If you pull bullets from a capturing medium like sawdust, they are hot but you can bounce them in your hand and not be burned. Most of that heat is probably from friction with the barrel. By the time you pull the bullet out of the medium, the copper has spread it from the bearing surface over the rest of the bullet surface and from there it goes more slowly into the less heat conductive lead (about 11 times less). The polyoxymethylene acetal plastic and its copolymers used in bullet tips are about are about 200 times less heat conductive than copper, and heat will move into them correspondingly more slowly. Their melting point is mostly over 330°F and they are rated for service without deformation to just above the boiling point of water. I am not convinced air friction can get even the surface of these tips that hot in the time the bullet flies, but the calculation is complicated by the aerodynamics of the shape of the bullet so it's difficult to be certain. The difference in kinetic energy of the bullet from near to far is more than enough to account for heat to melt a bullet, but even though it is ultimately lost as heat, most of it is carried off by the laterally expanding compressed air that makes up the shock wave cone.

Velocity loss during flight will steadily reduce the gas compression and temperature ahead of it. My expectation is the heat could only penetrate the tip surface. There would be no time to carry it to the core. So I would expect impact with soil or a capture medium to scrape some of that softened surface off. I can't recall ever seeing anything that looked like that on a recovered bullet. Has anyone else?
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Old February 7, 2019, 10:59 AM   #10
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Heating from air friction is only significant when you get a shock wave i.e. above the speed of sound so that could be a factor when you consider the bullet is traveling at super sonic velocity. Above the speed of sound the air can't get out of the way fast enough which results in a shock wave at the front of the object. This shock wave increases the pressure and therefore compresses the gas and increases its temperature.
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Old February 7, 2019, 11:24 AM   #11
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Most of those Hornady rifle bullets are being run well above the speed of sound and above the Mach 1.2 cooling/heating break-even point (for aircraft) that I mentioned. So it deserves consideration. I just don't know how much and remain unconvinced it is the correct explanation for what Hornady observed. It's just interesting that they saw a BC drop that went away with the higher melting point material if I have their story right. I've not called to confirm it.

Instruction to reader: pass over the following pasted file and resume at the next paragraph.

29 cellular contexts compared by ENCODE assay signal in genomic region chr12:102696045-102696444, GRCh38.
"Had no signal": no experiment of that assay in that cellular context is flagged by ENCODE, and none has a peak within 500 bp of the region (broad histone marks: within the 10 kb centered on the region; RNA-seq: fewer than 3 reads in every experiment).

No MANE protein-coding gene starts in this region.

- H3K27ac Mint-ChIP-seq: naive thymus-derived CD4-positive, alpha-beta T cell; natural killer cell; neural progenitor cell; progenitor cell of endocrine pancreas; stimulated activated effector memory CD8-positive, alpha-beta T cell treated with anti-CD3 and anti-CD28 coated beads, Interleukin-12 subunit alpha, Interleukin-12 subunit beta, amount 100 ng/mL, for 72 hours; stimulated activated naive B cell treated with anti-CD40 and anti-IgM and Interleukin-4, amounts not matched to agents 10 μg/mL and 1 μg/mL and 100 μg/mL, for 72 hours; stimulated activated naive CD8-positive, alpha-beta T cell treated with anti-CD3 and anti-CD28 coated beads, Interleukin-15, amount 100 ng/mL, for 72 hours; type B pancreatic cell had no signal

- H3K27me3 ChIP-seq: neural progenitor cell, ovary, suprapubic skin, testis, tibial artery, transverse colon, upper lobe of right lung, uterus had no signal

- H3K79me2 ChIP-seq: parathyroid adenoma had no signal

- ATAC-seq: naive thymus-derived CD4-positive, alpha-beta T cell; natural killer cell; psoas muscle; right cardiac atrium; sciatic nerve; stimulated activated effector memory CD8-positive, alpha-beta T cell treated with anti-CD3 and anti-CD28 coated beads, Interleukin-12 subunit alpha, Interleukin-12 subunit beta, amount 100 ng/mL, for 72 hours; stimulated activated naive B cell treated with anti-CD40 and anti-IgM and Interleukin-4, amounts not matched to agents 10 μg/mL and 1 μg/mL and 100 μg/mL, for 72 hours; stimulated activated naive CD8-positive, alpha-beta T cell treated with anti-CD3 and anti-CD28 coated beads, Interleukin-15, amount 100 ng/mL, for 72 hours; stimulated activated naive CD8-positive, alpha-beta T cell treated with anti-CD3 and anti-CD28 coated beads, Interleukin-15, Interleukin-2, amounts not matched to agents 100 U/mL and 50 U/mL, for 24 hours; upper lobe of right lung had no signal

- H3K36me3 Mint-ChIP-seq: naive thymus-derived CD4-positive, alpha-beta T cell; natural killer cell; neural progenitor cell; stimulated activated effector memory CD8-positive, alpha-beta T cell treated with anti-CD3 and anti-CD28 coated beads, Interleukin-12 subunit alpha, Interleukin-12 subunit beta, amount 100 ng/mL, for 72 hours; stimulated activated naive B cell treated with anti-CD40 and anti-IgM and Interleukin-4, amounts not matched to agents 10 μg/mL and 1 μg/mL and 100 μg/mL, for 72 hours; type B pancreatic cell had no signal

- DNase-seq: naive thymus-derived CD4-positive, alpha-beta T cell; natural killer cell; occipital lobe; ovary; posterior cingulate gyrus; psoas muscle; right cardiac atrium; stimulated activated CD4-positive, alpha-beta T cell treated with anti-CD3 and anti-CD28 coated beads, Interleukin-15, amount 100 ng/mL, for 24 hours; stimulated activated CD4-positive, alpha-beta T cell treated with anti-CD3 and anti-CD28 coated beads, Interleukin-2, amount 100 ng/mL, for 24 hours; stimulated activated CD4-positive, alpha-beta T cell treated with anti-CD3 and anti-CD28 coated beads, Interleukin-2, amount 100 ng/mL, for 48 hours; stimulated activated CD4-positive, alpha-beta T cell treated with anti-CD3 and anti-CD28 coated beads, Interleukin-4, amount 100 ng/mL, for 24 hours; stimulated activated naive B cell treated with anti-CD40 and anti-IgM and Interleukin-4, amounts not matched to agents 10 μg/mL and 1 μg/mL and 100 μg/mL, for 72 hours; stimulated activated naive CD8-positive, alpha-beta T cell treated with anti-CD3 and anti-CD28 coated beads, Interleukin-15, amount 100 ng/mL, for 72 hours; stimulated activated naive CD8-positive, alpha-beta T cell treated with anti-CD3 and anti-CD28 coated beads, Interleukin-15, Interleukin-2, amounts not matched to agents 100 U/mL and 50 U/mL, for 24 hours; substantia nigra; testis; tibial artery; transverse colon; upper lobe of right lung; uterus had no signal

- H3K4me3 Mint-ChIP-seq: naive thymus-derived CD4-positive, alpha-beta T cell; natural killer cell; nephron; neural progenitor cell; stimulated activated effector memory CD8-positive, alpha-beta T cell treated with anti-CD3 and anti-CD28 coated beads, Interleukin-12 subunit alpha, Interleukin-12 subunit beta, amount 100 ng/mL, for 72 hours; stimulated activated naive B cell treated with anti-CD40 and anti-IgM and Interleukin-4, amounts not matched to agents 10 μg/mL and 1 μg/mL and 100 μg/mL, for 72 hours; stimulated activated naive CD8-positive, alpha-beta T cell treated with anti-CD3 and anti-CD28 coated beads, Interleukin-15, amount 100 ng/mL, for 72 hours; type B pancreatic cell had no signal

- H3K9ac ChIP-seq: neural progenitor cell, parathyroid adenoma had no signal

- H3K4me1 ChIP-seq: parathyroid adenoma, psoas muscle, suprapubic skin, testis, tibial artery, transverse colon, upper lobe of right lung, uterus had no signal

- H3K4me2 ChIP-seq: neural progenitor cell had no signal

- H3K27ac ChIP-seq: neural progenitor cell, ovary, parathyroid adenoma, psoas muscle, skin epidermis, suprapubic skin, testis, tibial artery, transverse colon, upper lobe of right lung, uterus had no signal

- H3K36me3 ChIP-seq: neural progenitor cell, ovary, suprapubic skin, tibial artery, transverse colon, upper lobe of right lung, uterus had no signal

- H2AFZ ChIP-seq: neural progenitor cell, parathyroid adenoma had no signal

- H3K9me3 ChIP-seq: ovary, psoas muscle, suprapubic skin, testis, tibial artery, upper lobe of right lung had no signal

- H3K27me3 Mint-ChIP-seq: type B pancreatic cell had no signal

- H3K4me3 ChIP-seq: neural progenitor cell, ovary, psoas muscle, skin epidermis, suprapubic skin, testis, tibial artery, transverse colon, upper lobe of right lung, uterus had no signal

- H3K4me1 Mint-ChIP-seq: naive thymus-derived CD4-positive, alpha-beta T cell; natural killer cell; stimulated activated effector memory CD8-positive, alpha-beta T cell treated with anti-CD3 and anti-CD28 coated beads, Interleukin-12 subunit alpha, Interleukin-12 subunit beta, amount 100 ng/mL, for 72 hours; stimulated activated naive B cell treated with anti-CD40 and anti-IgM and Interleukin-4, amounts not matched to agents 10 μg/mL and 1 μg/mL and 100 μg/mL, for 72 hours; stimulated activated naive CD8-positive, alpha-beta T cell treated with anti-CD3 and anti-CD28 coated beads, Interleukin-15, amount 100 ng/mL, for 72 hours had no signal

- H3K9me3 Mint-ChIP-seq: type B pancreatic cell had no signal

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Old February 7, 2019, 11:58 AM   #12
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I doubt that anyone could really answer that one Nick and really does it make a difference? The bullets either shoot well or they don't. I realize this is the internet where everyone likes to argue angels dancing on the head of a pin but I am at the point where simple and effective is the best. At this point if my ammo shoots well so be it, if not I tweak load, seating depth or primer brands until it does

On paper the Nosler RDF's shoot be the best bullets on the market but I could not eliminate flyers and everyone I know that has tried them had the same experience.

I wanted to try the Hornady's out last year but they were always out of stock and now I have 150 Berger 80's and appx 600 80 SMK's both of which group well to burn through first
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Old February 7, 2019, 02:54 PM   #13
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Probably just a publicity splash but good bullets regardless
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Old February 7, 2019, 04:06 PM   #14
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I'm still making up my mind about the 75 grain ELD. Have shot it some, and was not that impressed, the old 75 Amax is a fabulous bullet on the other hand.

I'm going to load some with RL15 and see how they shoot at my next 300 yard F class match out of my Ruger Precision.
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Old February 7, 2019, 05:17 PM   #15
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Alas it is not just the shock wave, but where on the bullet does the shock wave occure?
If you watch a fighter jet, the shockwave doesn't appear untill about the cockpit.
Speed of sound being roughly 660 mph at sea level on standard day. 59 degrees f, 29.95 hg, 30% humidity.

Going by that, i'm guessing the shock wave to be closer to where the ogive meets the shank.
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Old February 7, 2019, 07:59 PM   #16
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Quote:
I'm still making up my mind about the 75 grain ELD. Have shot it some, and was not that impressed, the old 75 Amax is a fabulous bullet on the other hand.